If you said breast cancer awareness, you would be right. Consider: October is Breast Cancer Awareness Month; lemons are the stars in a clever award-winning international advertisement campaign educating women about recognizing the signs of breast cancer; and Angelina Jolie announced in a New York Times op-ed earlier this year that, faced with an 87 percent risk of breast cancer -- the disease that killed her mother at age 56 -- she has recently undergone a double mastectomy.
According to the most recent numbers from the CDC, in 2009 211,731 women and 2,001 men in the U.S. were diagnosed with breast cancer, and 40,676 women and 400 men died of the disease. Worldwide, breast cancer claims more than 450,000 lives a year, and each year 1.4 million will learn they have the disease. Among women, it is the second most prevalent cancer.
But, of course, the goal of Breast Cancer Awareness Month is not merely to acquaint the public with these grim statistics. It is, most crucially, to share this fact, as explained by the American Cancer Society: "The 5-year relative survival rate is 98 percent when breast cancer is detected at an early stage and only 24 percent for late-stage disease."
I don't know about you, but I would prefer the 98 percent survival rate. How fitting, then, that this year Breast Cancer Awareness Month also coincides with the launch of the Affordable Care Act's Health Care Marketplaces.
Why? Because among the 22 preventive health care services for women that all new insurance plans must provide under the ACA is breast cancer mammography screenings every one to two years for women over 40. This means that women can access these screenings -- which are designed to detect breast cancer at an early stage -- without any out-of-pocket costs, such as a co-insurance or co-pay, even if they have not met their deductible. (Diagnostic tests will likely still incur an additional charge.)
In addition, the ACA prohibits insurance companies from refusing to cover people, or charging more, based on any pre-existing conditions, which means that women with breast cancer will now have access to affordable health coverage.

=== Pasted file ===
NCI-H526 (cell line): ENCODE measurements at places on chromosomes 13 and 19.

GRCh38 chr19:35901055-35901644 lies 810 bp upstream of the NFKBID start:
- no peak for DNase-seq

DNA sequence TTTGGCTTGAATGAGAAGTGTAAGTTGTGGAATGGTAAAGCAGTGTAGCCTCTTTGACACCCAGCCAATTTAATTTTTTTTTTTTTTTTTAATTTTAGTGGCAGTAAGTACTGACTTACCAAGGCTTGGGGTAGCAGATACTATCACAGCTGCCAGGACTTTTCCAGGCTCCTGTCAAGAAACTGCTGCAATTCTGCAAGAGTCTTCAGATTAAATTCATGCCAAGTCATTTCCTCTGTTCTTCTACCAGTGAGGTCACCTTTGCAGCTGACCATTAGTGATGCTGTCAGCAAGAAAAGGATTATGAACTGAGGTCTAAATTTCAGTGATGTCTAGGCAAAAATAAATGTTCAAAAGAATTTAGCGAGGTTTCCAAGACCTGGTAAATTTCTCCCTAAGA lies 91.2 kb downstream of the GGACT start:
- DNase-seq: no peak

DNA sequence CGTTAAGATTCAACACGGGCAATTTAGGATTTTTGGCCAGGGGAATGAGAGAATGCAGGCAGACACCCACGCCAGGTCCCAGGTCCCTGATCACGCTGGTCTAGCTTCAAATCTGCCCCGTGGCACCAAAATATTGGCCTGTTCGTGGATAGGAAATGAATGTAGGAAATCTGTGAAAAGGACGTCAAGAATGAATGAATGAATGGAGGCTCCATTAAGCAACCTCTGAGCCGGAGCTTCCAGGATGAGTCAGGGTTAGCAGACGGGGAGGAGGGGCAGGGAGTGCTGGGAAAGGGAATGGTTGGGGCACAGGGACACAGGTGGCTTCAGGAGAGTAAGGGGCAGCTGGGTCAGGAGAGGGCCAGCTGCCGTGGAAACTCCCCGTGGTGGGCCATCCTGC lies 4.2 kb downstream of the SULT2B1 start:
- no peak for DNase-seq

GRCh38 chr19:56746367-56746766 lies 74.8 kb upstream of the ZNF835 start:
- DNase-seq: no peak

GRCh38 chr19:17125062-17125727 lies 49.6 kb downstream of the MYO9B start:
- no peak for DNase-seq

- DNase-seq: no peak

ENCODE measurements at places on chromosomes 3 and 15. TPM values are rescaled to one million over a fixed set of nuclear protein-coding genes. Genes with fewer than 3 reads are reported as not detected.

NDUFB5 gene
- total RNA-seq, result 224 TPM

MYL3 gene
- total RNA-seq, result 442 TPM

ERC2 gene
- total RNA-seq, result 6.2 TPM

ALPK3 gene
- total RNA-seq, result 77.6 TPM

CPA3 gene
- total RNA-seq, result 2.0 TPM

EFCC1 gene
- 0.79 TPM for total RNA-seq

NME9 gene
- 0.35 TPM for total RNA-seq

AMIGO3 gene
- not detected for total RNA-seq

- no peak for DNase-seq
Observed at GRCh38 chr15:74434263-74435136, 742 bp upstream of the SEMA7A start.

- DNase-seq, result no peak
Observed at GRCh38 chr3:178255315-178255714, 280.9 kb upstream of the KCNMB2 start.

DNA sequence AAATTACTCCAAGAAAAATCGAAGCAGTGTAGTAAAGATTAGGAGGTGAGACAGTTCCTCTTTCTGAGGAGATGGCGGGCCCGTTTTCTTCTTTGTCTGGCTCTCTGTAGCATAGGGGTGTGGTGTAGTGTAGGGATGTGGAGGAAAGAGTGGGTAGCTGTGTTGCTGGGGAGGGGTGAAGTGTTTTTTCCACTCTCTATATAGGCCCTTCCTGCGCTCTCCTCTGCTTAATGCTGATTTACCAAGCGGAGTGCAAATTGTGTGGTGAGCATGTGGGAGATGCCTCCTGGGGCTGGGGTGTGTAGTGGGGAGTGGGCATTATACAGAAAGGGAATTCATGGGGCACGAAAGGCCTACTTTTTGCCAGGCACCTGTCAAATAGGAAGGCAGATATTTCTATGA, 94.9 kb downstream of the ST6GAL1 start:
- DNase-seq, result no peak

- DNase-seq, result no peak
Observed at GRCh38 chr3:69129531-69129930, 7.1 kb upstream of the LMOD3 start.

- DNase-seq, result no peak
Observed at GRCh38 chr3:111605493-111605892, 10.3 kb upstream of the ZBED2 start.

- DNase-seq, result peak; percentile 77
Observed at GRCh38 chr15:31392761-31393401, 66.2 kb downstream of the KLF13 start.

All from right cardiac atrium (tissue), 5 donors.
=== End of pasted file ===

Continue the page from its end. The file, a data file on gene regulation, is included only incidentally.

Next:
For women at higher risk of developing breast cancer, the ACA also requires insurance plans to cover breast cancer genetic testing and counseling, as well as chemoprevention counseling. In Jolie's case, the discovery that she carried a faulty BCRA1 gene led her to decide, in consultation with her doctors, to undergo a preventive double mastectomy. (I am sure Jolie has excellent insurance, but all women should know that thanks to the 15-year-old Women's Health and Cancer Rights Act, any plan that covers a mastectomy must also cover reconstructive surgery.)
Of course, regular mammograms should not replace monthly self-exams, and they will not themselves cure breast cancer. For that we need to invest in medical research, clinical trials, and opportunities for doctors to share key insights and build on each other's discoveries. In these times of government shutdowns and slashed or stagnant budgets, those things are not going to happen soon enough.
There is worse news for women who earn less than 138 percent of the federal poverty level and live in a state that has refused to expand Medicaid under the ACA: because the law intended that they have Medicaid coverage, there is no provision for subsidies to help them afford an insurance plan in the health care marketplace. The effect on women of the states' refusal to expand Medicaid could be disastrous.
But I would prefer today to focus on the positive: the millions of women who are already able to access mammography screenings thanks to the protections of the Affordable Care Act. Here's hoping we save a few lives.